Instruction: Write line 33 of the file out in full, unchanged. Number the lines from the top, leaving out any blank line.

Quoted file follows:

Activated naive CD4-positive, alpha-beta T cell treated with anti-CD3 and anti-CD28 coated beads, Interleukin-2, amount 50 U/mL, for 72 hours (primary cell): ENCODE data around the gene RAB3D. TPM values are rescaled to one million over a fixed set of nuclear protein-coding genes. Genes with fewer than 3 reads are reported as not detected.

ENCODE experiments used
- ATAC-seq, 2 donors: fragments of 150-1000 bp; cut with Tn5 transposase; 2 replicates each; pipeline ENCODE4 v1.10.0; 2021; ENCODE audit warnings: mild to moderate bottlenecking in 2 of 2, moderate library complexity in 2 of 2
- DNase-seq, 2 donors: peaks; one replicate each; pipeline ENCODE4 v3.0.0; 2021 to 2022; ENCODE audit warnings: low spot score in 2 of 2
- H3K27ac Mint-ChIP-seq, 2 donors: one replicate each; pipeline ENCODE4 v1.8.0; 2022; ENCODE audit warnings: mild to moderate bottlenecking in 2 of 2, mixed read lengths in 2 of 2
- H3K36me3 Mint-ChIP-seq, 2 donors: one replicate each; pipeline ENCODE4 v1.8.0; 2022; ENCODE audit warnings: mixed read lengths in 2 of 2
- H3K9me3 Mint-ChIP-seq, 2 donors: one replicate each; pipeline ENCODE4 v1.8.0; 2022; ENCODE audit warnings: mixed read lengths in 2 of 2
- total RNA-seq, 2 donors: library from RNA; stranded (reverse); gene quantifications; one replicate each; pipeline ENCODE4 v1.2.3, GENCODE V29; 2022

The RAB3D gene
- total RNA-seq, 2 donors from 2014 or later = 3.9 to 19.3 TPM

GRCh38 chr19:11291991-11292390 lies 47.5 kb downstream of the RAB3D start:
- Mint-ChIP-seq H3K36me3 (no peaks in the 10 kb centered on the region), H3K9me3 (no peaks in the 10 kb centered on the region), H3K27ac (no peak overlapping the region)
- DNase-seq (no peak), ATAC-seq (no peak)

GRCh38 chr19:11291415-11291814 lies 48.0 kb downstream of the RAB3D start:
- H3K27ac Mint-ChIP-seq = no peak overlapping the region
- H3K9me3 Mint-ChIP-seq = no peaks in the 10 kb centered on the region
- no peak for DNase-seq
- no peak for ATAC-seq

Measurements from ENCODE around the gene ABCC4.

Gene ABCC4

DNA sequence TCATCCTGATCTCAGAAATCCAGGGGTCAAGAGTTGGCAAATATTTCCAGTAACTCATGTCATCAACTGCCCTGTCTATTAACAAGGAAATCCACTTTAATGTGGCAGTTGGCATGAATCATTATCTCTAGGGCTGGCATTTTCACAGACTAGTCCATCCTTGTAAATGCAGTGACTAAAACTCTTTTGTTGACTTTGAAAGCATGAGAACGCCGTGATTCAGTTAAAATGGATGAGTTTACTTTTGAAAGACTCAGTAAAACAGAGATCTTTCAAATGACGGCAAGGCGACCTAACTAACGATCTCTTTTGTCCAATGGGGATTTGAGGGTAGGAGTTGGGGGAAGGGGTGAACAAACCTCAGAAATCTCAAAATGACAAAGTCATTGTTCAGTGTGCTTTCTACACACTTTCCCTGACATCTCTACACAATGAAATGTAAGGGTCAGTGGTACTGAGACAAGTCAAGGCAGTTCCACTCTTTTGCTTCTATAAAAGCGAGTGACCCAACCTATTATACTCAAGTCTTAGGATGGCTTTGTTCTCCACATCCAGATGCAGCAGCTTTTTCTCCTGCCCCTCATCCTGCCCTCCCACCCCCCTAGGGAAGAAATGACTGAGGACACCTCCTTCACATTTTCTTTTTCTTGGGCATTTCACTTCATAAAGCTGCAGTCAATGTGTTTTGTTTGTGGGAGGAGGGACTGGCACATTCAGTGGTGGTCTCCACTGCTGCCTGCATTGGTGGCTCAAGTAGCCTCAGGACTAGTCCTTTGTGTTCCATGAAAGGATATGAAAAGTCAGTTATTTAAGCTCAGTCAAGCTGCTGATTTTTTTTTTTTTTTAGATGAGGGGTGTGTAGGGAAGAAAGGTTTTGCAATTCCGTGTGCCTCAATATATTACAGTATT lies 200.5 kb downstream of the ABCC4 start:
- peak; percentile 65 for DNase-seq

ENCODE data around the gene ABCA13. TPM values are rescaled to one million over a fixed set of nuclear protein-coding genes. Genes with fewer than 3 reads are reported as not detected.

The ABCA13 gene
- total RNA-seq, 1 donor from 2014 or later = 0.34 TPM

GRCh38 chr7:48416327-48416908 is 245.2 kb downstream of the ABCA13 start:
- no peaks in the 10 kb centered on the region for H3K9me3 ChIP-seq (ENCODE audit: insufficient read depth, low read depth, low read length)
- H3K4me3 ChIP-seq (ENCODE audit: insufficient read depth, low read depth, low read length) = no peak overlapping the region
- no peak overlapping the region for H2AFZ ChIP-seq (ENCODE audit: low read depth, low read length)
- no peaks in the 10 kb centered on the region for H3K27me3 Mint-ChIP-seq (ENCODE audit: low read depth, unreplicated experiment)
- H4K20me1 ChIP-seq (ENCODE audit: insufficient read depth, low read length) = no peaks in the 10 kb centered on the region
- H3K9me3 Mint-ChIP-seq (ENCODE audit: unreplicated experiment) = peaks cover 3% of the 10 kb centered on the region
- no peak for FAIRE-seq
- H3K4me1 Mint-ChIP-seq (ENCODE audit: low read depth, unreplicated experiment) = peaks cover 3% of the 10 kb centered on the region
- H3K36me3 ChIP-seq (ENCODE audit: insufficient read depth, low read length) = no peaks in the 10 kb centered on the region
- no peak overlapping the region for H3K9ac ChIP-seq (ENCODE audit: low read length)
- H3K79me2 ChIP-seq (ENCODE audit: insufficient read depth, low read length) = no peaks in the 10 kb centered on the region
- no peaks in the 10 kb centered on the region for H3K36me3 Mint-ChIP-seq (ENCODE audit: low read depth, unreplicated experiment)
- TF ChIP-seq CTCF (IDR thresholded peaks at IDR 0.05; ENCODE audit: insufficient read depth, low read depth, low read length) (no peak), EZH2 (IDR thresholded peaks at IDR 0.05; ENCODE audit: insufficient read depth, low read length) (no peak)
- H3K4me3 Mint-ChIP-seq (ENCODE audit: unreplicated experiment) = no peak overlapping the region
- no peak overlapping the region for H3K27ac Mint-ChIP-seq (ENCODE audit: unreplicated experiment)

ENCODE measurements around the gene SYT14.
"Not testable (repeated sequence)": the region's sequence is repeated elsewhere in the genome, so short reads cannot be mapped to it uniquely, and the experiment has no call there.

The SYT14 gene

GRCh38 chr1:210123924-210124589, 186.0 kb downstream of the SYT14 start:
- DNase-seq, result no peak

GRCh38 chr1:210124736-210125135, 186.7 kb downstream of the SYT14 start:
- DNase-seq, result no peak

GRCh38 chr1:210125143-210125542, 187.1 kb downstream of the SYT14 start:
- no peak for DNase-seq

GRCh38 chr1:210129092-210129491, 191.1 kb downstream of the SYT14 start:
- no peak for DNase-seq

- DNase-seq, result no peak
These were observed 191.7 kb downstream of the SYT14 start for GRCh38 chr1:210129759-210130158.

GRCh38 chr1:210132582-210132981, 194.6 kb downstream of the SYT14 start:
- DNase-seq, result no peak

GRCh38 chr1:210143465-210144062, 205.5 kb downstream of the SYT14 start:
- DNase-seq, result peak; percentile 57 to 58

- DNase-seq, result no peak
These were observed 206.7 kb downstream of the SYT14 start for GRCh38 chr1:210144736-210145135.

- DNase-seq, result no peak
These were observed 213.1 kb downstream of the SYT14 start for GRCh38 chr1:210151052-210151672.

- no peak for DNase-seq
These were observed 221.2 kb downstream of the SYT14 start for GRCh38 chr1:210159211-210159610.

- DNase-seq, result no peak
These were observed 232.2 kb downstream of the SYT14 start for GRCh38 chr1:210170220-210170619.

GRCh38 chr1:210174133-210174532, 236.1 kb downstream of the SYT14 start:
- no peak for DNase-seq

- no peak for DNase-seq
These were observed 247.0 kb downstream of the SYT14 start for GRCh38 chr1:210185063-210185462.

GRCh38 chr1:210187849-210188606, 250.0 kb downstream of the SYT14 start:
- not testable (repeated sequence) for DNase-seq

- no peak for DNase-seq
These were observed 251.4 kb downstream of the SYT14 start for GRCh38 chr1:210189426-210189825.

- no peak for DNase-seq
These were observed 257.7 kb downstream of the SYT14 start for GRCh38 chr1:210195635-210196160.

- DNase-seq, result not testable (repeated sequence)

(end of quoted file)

- no peak for FAIRE-seq